Celebrate seasonal change

With the holiday weekend over, there have been quite a few posts online about the end of summer, the changing of the seasons, etc. This is of course despite the fact that the official day of fall has yet to pass (anyone going to try standing an egg on its end on the equinox?). But I fall into that same trap as well. Back to school happens right around Labor Day, and even though it’s been some years since I was in school…it’s still how I define the year. The calendar year may begin in January, but in my mind, a new year happens right around this time. And as with any new year, there comes change.

This idea of change has even been a topic in my yoga studio. In my last couple of classes, the teachers have talked about the changing of the seasons and also the changing of the journey. Earlier this week my teacher said something along the lines of: “every time you step on your mat, the journey is different.”

How true that is. Maybe in this class I get to go a little further in the pose. Or maybe my leg is tight, but I can twist a little deeper instead. Perhaps my arms are stronger after these many classes and I can shift a little more weight there when practicing crow. And there it is again…a little deeper, a little farther, this time around.

So what does embracing change have to do with writing?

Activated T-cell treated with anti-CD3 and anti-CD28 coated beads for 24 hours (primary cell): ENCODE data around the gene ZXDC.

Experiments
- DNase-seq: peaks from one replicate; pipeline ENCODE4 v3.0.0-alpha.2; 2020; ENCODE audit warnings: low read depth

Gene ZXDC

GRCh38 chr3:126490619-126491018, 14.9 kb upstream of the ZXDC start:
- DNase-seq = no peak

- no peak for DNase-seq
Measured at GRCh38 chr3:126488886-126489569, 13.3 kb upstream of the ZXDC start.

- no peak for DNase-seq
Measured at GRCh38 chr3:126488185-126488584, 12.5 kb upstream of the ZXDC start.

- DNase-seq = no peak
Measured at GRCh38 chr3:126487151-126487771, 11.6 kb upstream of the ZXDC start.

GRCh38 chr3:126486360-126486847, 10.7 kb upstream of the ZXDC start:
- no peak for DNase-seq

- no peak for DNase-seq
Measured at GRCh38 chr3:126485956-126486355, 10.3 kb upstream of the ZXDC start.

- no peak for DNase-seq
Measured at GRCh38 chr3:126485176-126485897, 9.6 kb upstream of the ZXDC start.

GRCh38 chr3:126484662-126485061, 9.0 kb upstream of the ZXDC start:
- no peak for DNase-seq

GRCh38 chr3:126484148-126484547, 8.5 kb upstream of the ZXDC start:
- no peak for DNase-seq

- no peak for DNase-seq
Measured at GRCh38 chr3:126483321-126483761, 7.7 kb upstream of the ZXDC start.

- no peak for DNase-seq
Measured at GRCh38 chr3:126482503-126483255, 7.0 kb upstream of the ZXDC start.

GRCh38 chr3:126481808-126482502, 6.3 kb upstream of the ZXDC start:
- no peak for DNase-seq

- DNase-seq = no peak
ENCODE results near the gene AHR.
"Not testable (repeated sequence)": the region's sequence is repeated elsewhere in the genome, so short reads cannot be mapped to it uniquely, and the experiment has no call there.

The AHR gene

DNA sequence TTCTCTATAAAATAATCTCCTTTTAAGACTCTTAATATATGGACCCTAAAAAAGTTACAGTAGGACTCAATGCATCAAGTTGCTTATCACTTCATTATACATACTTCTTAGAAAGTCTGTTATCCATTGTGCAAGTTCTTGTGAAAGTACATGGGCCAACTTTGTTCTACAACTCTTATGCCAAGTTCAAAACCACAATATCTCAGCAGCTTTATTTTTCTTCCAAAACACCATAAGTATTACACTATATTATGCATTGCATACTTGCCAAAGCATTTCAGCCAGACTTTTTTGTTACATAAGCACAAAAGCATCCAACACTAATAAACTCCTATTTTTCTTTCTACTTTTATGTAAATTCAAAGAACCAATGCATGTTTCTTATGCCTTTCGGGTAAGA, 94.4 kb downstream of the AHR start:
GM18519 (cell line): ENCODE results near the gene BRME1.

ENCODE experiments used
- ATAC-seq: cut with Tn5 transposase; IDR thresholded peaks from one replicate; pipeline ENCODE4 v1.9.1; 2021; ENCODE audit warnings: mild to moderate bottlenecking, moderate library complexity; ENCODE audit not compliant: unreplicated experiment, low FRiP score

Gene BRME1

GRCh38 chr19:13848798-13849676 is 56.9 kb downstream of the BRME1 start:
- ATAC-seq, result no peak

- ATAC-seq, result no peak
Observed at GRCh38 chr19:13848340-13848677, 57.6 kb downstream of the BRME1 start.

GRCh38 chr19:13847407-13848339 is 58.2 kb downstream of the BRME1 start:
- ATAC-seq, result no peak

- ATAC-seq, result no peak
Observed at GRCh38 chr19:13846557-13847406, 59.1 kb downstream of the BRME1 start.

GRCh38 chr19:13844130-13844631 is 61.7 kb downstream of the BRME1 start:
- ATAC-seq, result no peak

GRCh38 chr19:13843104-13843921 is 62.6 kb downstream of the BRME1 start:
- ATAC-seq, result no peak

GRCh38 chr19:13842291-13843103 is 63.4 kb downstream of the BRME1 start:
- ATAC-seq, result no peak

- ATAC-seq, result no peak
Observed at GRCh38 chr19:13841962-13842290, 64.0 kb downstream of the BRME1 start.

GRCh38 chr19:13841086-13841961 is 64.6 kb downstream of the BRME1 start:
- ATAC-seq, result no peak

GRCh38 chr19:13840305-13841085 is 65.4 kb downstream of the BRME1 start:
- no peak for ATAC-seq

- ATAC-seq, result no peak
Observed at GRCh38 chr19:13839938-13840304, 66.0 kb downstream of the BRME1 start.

End of Summer

It can be hard to change something a writer’s spent so much time and energy on. But just as in life, change is sometimes necessary in that story. It can be a small change, like deleting or rewriting a couple of paragraphs to help the flow of the story. Alternatively, it could be a major change like a character change or erasing an entire chapter. Maybe that chapter was backstory – important to know for the writer and even to explain the character’s actions or perceptions, but it doesn’t move the story forward.

I remember cutting the first couple chapters because I knew the story wasn’t beginning in the right place. It was hard. I liked those scenes, I thought they showed a lot about my characters and their relationships. But it was slow. It wasn’t the inciting incident, so to speak. So I cut them. Now granted, I did have a separate file of “deleted scenes” in the event there was a later fit or I could refer to an earlier event. Those scenes were still important for me to have written, and aspects of those scenes did come out later. But I would not have made that story stronger if I’d been afraid to change what I’d written.Bu


Patricia returned to Texas after spending several years on both coasts. She's a writer, amateur photographer and traveler.

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